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The Michigan Supreme Court ordered that a proposal to make collective bargaining a constitutional right be placed on the ballot in the November election.
Opponents sought to have the proposed amendment to the state constitution barred from consideration by Michigan voters, contending it conflicts with other provisions of the Constitution including the Legislature’s right to enact laws governing the resolution of disputes concerning public employees.
The court today said it saw no conflict between the proposed amendment and the existing constitution, and ruled that proponents of the measure had collected enough signatures to put it to a vote.
“The Legislature may still enact the laws provided for” in the sections of the constitution cited by opponents, the court said. “But should the amendment pass, the power to do so could be limited by collective-bargaining agreements.”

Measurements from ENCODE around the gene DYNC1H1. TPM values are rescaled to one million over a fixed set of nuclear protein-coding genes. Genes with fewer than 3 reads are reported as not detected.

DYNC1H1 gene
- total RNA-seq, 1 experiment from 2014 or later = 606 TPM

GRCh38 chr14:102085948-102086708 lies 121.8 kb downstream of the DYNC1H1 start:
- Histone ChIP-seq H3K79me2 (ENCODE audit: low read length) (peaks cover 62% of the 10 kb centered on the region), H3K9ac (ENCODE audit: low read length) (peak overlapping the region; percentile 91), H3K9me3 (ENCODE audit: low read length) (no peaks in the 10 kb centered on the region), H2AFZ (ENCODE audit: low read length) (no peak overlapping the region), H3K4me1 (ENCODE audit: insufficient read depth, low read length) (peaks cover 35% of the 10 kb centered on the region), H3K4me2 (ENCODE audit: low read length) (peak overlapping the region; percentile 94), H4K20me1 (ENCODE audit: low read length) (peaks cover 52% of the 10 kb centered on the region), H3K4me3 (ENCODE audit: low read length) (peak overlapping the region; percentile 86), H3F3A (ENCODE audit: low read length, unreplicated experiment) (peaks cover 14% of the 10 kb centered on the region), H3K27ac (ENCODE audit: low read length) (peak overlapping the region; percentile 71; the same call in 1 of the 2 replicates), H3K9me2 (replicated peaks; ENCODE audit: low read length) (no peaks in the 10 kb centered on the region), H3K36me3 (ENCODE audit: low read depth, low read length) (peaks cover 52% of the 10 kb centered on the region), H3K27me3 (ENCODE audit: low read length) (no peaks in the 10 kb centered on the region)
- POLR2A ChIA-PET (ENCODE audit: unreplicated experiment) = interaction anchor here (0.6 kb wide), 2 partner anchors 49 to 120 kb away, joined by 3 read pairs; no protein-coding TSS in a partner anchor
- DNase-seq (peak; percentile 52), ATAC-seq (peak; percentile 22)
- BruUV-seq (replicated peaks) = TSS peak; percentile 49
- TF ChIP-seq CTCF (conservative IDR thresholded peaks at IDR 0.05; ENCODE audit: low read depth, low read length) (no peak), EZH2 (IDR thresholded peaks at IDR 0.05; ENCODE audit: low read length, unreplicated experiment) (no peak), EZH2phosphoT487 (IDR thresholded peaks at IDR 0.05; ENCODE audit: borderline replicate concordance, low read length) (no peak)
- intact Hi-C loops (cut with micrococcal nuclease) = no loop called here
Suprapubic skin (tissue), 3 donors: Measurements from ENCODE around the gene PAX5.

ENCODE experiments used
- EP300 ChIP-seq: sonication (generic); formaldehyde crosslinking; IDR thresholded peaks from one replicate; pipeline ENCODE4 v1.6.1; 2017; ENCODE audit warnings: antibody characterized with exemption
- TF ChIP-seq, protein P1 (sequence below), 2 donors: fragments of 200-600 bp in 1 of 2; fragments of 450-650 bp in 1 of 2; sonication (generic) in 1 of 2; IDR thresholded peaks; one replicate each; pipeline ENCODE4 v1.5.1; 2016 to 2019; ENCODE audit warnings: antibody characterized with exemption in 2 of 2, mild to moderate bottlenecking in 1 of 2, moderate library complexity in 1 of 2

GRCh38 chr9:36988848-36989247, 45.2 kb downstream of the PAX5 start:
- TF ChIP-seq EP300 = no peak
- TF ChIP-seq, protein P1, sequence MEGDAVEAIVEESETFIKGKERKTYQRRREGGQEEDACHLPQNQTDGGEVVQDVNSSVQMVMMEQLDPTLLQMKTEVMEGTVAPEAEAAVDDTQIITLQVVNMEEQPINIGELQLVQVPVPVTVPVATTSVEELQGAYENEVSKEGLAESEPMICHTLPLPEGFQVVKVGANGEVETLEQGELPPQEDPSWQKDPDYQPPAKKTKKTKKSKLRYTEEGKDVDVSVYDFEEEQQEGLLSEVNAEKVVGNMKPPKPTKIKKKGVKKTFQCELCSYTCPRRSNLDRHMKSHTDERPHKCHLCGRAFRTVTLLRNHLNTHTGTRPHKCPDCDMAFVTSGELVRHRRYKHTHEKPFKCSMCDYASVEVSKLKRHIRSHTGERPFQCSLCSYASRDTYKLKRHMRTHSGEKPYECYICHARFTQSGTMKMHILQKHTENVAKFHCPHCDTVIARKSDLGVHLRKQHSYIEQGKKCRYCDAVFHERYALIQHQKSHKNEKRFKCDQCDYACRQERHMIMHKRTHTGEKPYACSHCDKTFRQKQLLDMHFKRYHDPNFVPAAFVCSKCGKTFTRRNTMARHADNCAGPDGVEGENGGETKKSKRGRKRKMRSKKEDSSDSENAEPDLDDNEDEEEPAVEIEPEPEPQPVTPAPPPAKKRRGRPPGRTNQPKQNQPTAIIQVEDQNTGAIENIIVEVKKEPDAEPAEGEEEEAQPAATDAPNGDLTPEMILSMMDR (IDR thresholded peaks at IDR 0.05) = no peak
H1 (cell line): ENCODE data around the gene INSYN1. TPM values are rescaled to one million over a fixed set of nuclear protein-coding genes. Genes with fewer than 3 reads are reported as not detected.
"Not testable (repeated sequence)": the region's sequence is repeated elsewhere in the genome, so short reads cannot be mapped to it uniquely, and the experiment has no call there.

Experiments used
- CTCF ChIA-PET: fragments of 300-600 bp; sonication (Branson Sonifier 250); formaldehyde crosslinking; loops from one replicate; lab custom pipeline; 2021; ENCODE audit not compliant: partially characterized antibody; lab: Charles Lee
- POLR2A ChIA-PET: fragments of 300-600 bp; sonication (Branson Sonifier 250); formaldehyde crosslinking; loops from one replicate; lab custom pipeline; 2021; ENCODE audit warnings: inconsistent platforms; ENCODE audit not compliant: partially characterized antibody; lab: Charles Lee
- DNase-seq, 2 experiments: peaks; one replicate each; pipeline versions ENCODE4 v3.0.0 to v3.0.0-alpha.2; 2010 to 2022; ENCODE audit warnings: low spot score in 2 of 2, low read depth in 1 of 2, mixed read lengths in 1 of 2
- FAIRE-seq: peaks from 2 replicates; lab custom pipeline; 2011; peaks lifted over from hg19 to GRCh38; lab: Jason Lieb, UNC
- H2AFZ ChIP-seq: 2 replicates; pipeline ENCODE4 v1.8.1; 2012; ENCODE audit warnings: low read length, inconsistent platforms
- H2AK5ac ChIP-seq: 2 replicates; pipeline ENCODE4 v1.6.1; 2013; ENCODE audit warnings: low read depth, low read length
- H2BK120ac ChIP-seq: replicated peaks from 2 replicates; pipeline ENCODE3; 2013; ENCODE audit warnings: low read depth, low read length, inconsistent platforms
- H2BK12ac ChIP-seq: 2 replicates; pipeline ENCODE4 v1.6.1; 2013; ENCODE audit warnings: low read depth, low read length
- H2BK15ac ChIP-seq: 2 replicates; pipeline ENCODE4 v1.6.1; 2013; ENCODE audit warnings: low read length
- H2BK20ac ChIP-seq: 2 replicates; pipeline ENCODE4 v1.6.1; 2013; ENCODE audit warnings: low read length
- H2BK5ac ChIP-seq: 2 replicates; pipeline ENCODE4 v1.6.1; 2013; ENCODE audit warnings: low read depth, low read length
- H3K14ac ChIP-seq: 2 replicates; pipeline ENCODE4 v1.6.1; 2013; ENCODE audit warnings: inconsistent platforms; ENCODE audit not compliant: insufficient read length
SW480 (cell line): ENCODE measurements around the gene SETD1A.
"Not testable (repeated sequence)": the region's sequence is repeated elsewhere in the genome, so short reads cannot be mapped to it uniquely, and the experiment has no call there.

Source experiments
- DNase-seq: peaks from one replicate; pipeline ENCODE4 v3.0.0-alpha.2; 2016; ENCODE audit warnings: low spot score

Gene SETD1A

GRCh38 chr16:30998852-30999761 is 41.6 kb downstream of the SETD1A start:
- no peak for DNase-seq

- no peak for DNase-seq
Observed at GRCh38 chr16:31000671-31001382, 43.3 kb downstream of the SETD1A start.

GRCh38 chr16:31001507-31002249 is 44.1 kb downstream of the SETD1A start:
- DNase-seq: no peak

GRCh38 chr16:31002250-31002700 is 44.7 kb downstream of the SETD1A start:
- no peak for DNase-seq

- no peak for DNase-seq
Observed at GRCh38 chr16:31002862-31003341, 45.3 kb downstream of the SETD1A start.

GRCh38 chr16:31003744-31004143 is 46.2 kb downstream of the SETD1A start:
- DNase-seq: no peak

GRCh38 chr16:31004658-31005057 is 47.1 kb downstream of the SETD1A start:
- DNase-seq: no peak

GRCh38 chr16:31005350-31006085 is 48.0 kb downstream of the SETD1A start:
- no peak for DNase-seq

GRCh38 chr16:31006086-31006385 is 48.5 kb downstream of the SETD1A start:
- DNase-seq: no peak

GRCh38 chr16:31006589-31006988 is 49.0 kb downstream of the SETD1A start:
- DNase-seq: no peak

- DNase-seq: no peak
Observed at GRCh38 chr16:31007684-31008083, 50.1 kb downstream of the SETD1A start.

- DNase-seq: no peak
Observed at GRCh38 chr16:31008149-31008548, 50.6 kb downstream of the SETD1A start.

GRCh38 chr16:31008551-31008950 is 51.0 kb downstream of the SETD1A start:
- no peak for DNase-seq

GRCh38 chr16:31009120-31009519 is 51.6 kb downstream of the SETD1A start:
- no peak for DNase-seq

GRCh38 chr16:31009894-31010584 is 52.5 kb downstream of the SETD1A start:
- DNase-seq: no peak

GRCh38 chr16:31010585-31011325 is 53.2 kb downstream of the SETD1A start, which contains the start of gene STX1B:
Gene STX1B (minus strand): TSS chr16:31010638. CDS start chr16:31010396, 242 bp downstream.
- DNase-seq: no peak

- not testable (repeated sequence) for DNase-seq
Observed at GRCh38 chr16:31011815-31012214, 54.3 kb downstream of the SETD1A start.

The state’s high court also ordered onto the ballot a proposed amendment that would require a statewide majority vote, or a two-thirds vote of both houses of the Legislature, to raise taxes or enact a new tax.
The court also approved for referendum a proposal to require a popular vote before any international bridge could be built between Michigan and Canada.
The court rejected a fourth measure, which sought an amendment to allow the construction of eight new casinos in the state.
The collective bargaining case is Protect Our Jobs v. Board of State Canvassers, 145748, Michigan Supreme Court (Lansing).
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